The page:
Another Fibonacci Discovery: I believe that the four writers of the 4 Gospels had the 3 x 3 number square in mind when they wrote about “the grain of mustard seed.” They describe the a mustard seed as the tiniest of seeds that grows into a huge plant. Indeed, the 3 x 3 number square is the smallest number squares: It grows into the largest of the seven squares of antiquity. A 2 x 2 block only holds the central numbers of even numbered squares as in 4 x 4 or 6 x 6 (see illustration); whereas only one number is at the center of the odd numbered squares.
As you can see, the even 4 x 4 number square has 4 numbers in the center (184.108.40.206) and the 3 x 3 has one number (5). For this reason, complete number squares begin with the 3 x 3 number square pictured below. For a quick review: I have demonstrated in these blogs the triple system of balance in the 3 x 3 square. How 5 is the center by single numbers, 55 by double numbers and 555 by triple numbers. Anyone who doubts this should go to Washington DC and look at Washington’s Monument. It is 555 feet tall (not a simple co-incidence).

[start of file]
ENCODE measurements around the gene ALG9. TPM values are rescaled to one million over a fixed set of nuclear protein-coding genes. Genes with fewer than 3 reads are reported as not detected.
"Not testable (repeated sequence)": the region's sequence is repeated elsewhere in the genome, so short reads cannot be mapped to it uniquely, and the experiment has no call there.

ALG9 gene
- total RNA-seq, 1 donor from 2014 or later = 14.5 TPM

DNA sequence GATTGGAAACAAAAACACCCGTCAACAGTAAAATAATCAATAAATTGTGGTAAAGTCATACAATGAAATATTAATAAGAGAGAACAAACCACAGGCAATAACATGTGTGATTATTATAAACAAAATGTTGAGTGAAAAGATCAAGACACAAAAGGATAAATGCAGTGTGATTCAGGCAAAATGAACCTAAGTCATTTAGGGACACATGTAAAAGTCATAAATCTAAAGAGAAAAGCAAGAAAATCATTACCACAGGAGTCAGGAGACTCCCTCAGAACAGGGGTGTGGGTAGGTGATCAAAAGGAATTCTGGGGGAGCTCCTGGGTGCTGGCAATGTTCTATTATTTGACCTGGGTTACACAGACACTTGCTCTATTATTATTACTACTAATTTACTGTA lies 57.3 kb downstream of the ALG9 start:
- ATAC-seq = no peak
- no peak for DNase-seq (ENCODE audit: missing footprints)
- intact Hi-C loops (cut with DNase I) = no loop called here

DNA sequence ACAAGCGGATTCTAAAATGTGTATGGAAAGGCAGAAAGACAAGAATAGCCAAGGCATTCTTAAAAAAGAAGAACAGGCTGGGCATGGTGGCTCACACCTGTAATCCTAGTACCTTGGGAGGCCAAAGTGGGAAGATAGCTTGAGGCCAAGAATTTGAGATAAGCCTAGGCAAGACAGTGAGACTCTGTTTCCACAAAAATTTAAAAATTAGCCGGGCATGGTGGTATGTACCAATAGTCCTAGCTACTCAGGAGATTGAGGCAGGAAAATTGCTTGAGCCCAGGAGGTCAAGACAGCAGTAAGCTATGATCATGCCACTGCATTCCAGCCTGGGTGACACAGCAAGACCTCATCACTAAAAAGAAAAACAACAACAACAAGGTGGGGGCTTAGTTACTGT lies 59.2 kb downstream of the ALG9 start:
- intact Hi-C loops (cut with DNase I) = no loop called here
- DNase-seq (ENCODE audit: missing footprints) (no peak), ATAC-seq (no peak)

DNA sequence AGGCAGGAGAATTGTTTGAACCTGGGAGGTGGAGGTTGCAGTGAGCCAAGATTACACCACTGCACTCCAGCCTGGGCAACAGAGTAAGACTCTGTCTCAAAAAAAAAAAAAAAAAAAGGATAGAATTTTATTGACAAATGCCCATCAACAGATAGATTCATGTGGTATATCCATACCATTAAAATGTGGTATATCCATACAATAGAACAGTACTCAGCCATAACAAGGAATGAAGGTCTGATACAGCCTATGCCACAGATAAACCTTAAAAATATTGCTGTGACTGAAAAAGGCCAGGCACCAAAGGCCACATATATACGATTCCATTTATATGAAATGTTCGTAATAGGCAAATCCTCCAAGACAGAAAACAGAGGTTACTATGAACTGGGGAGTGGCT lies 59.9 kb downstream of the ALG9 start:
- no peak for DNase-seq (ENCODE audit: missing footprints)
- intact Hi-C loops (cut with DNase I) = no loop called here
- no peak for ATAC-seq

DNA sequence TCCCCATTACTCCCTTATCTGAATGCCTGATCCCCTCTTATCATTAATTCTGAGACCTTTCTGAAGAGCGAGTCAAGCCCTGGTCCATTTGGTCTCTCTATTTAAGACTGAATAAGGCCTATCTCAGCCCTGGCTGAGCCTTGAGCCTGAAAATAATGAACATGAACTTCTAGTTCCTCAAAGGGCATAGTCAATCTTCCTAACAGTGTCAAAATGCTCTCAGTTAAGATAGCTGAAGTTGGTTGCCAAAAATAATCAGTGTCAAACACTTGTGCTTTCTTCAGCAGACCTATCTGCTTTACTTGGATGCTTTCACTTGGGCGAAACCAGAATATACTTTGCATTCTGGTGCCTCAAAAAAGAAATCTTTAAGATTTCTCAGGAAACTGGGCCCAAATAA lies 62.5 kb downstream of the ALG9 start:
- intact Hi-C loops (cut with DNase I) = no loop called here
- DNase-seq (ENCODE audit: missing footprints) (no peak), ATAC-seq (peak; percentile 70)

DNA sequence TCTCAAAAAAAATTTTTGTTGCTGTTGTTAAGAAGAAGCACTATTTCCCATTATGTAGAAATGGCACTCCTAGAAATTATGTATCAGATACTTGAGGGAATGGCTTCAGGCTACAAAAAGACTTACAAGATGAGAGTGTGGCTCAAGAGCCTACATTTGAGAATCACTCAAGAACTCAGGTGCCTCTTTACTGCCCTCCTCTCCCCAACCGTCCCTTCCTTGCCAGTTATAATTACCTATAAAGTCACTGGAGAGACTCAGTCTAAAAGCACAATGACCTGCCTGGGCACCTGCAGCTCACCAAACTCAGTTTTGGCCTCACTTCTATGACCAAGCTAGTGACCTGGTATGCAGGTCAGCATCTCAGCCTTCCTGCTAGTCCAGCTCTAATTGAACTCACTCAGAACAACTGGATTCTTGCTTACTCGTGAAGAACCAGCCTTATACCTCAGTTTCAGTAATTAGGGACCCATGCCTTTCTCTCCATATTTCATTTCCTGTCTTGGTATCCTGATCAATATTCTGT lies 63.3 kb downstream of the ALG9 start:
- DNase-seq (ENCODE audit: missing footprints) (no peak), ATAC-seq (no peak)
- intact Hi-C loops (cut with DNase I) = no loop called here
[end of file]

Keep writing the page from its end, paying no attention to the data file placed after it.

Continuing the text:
Another Fibonacci Discovery. Let’s begin by listing the numbers of the series in order of size and see if 555 comes up: 220.127.116.11.18.104.22.168..22.214.171.124.233.377.610……oops! somehow it seems like we missed it. We have number 5 as the 5th number, number 55 as the 10th number; and it would seem like the 15th number should have been 555, but it is 610. That threw me until I realized that 610 is merely a summation of 55 +555=610. How is this another Fibonacci discovery? The entire framework of the Fibonacci series grows out of the core number of the first number square that ancient civilizations associated with the planet, Saturn, the giver of law. I would say that the placement of Washington’s pinnacle at the center of our nation makes it a wonderful architectural monument not only for America, but for the entire world and for all time.